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Software helps faculty and students gain exposure for research

July 24, 2013 : By Melissa Skinner/Liberty University News Service

Liberty University’s scholarship is gaining popularity in the searchable Digital Commons Network where its publications are often among the top ranked in terms of downloads. This year alone, Liberty has had 1,353,599 downloads, increasing its Digital Commons use by 44 percent. That brings the total downloads to more than 3 million.

Liberty and its library partnered with Berkeley Electronic Press, which developed Digital Commons, to optimize the university’s document exposure on the Web.

Digital Commons is used at universities, colleges, law schools, and research centers to showcase an institution’s research and scholarship. The online portal displays faculty research, student scholarship, annual reports to open-access journals, conference proceedings, and monographs.

Liberty uses Digital Commons as a means for faculty and students to make their scholarly research and writings available to the global academic community.

Since being implemented, four schools within the university have established online journals and more than 150 faculty members have contributed content. Digital Commons also archives the theses and dissertations of Liberty’s honor students, master’s, and doctoral candidates.

“The mission of Liberty University Digital Commons is capturing, preserving, and freely distributing the scholarship of our community,” said Rachel Schwedt, associate dean for research and customer service. “As an online repository for disseminating, storing, and preserving the educational and research output of Liberty, it provides a web-based vehicle through which these resources can be made available to the global academic community.”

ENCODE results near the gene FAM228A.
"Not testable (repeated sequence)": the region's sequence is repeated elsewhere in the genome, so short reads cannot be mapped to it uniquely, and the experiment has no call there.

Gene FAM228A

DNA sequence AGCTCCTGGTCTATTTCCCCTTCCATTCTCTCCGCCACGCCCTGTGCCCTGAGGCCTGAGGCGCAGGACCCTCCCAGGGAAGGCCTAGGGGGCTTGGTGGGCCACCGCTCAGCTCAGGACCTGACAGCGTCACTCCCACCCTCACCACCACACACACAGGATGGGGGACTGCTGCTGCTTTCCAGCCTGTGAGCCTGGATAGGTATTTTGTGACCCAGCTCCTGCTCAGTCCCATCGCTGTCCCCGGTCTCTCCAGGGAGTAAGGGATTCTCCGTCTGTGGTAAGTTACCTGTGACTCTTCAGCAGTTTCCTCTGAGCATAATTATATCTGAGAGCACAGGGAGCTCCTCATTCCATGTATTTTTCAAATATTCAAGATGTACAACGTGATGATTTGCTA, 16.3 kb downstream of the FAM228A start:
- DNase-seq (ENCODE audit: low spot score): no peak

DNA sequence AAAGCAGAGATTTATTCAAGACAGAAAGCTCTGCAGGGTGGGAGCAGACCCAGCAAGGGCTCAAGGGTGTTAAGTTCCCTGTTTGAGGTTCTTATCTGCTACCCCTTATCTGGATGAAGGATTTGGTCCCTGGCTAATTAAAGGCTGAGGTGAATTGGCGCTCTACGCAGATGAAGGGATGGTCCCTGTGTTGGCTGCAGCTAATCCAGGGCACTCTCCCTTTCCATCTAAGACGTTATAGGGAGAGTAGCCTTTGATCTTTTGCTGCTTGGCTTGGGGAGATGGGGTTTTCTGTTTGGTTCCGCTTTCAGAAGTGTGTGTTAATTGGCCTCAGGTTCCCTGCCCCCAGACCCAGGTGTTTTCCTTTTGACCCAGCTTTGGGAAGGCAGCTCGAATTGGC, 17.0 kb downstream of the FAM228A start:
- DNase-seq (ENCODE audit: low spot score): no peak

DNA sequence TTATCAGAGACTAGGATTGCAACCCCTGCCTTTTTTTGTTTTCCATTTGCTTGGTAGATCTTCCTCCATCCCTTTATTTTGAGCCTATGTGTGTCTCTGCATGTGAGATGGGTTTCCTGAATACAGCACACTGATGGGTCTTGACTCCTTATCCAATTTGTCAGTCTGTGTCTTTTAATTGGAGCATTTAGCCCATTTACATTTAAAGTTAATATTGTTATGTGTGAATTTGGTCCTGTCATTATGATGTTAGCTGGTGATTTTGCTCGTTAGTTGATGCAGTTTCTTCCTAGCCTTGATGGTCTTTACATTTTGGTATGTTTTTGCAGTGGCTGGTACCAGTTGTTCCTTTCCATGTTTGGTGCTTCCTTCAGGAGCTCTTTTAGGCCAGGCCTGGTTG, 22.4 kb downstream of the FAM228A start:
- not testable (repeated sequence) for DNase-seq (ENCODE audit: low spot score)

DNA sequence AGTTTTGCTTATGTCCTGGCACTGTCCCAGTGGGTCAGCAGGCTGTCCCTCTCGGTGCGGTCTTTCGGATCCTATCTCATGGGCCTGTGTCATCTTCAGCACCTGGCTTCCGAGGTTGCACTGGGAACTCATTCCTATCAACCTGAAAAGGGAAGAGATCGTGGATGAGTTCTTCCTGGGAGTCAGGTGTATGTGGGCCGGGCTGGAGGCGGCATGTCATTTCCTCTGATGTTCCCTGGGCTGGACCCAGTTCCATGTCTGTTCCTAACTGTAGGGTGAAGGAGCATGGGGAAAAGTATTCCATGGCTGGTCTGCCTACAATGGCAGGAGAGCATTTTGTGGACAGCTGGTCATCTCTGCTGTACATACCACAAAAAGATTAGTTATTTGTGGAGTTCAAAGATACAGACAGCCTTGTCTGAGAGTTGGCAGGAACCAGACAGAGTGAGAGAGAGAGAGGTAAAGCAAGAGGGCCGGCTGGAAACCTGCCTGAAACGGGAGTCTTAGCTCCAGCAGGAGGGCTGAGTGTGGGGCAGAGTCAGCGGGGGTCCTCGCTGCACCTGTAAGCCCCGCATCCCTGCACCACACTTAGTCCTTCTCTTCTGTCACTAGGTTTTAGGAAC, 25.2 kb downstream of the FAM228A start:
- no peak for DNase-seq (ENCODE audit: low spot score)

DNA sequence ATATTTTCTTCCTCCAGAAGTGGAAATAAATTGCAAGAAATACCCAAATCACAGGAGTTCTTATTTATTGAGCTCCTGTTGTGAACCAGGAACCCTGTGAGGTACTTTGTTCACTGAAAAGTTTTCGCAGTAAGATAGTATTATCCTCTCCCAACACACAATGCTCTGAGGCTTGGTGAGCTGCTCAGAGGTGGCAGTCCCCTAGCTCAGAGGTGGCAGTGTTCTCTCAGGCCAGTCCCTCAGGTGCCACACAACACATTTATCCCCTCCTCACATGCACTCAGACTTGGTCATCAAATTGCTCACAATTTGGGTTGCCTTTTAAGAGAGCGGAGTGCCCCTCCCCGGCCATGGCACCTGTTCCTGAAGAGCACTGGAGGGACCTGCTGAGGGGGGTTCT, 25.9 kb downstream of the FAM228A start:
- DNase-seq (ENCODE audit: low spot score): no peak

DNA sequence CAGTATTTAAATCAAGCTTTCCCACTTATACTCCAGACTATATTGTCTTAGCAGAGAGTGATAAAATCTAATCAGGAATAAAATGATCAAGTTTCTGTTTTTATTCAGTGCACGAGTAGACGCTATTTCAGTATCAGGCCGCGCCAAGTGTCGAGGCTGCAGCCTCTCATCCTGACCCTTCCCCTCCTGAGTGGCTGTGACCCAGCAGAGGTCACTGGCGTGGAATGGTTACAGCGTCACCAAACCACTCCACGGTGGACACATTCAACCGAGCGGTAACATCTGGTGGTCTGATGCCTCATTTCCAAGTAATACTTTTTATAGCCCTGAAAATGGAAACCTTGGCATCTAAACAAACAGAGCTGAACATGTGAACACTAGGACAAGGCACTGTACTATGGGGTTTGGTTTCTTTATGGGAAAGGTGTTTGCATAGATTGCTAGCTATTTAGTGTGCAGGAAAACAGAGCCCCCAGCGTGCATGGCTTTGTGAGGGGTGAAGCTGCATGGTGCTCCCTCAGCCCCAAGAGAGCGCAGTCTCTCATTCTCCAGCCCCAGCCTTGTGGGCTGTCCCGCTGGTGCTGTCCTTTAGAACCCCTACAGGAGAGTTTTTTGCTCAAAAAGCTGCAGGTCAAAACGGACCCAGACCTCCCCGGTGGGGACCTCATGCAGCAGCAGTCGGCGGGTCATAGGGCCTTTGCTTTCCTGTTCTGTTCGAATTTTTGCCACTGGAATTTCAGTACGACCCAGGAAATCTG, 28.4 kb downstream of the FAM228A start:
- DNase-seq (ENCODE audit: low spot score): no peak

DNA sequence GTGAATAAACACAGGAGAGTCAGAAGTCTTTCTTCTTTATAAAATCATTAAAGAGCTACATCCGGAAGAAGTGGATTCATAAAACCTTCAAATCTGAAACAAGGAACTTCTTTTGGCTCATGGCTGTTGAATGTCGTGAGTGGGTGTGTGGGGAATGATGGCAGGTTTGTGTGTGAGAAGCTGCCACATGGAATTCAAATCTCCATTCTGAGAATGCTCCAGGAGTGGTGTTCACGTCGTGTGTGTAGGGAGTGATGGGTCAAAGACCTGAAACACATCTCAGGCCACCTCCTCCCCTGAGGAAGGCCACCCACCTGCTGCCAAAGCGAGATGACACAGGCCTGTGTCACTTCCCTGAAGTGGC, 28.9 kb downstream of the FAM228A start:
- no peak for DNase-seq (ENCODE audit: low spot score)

Publications preserved in Digital Commons include theses, dissertations, and peer-reviewed journals in fields such as education, theology, business, fine arts, and government, as well as newsletters, book reviews, faculty publications and presentations, and archived historical materials from Liberty University and Thomas Road Baptist Church.  

 “Our partnership with Berkeley Electronic Press has surely been a major factor in our success. The company works hard to optimize search engine results,” Schwedt said. “It is somewhat surprising how prominently our resources show up in Google. According to the company, their services increase the visibility of an institution’s documents.”

The library will move from its current location in Arthur S. DeMoss Learning Center to the new Jerry Falwell Library when the four-story, 100,000-square-foot building opens in spring 2014.

With the new library, Liberty University continues to sustain the legacy of its founder, Dr. Jerry Falwell, Sr., while forging an exciting new era of academic excellence and spiritual strength.